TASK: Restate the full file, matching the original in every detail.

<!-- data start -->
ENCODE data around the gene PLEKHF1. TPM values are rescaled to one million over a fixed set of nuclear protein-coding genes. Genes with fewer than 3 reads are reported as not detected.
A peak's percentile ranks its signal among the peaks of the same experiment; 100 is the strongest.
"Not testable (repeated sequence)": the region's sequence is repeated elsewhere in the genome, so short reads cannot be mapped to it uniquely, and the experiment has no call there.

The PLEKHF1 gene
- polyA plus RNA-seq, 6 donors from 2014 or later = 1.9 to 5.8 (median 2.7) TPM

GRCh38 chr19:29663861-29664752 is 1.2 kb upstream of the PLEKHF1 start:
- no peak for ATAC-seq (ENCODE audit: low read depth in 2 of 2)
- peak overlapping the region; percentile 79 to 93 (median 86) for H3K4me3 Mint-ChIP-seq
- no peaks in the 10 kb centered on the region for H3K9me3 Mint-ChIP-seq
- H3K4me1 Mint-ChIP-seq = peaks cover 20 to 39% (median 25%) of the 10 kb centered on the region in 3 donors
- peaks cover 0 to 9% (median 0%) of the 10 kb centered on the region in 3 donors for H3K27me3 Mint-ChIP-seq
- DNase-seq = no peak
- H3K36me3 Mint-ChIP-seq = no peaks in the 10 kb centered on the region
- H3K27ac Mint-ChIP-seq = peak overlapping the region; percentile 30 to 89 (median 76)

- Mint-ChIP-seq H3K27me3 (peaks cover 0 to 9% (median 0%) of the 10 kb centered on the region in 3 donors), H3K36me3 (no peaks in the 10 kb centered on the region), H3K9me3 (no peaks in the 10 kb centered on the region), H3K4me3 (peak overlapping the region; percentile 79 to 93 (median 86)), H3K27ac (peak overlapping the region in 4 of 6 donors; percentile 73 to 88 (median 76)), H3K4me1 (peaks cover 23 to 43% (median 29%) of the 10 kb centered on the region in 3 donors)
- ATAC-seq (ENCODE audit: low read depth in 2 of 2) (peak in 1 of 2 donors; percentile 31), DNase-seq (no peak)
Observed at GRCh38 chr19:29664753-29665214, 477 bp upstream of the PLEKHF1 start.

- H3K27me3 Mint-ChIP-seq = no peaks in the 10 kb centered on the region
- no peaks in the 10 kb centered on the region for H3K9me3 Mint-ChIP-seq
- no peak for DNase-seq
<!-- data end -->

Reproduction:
ENCODE data around the gene PLEKHF1. TPM values are rescaled to one million over a fixed set of nuclear protein-coding genes. Genes with fewer than 3 reads are reported as not detected.
A peak's percentile ranks its signal among the peaks of the same experiment; 100 is the strongest.
"Not testable (repeated sequence)": the region's sequence is repeated elsewhere in the genome, so short reads cannot be mapped to it uniquely, and the experiment has no call there.

The PLEKHF1 gene
- polyA plus RNA-seq, 6 donors from 2014 or later = 1.9 to 5.8 (median 2.7) TPM

GRCh38 chr19:29663861-29664752 is 1.2 kb upstream of the PLEKHF1 start:
- no peak for ATAC-seq (ENCODE audit: low read depth in 2 of 2)
- peak overlapping the region; percentile 79 to 93 (median 86) for H3K4me3 Mint-ChIP-seq
- no peaks in the 10 kb centered on the region for H3K9me3 Mint-ChIP-seq
- H3K4me1 Mint-ChIP-seq = peaks cover 20 to 39% (median 25%) of the 10 kb centered on the region in 3 donors
- peaks cover 0 to 9% (median 0%) of the 10 kb centered on the region in 3 donors for H3K27me3 Mint-ChIP-seq
- DNase-seq = no peak
- H3K36me3 Mint-ChIP-seq = no peaks in the 10 kb centered on the region
- H3K27ac Mint-ChIP-seq = peak overlapping the region; percentile 30 to 89 (median 76)

- Mint-ChIP-seq H3K27me3 (peaks cover 0 to 9% (median 0%) of the 10 kb centered on the region in 3 donors), H3K36me3 (no peaks in the 10 kb centered on the region), H3K9me3 (no peaks in the 10 kb centered on the region), H3K4me3 (peak overlapping the region; percentile 79 to 93 (median 86)), H3K27ac (peak overlapping the region in 4 of 6 donors; percentile 73 to 88 (median 76)), H3K4me1 (peaks cover 23 to 43% (median 29%) of the 10 kb centered on the region in 3 donors)
- ATAC-seq (ENCODE audit: low read depth in 2 of 2) (peak in 1 of 2 donors; percentile 31), DNase-seq (no peak)
Observed at GRCh38 chr19:29664753-29665214, 477 bp upstream of the PLEKHF1 start.

- H3K27me3 Mint-ChIP-seq = no peaks in the 10 kb centered on the region
- no peaks in the 10 kb centered on the region for H3K9me3 Mint-ChIP-seq
- no peak for DNase-seq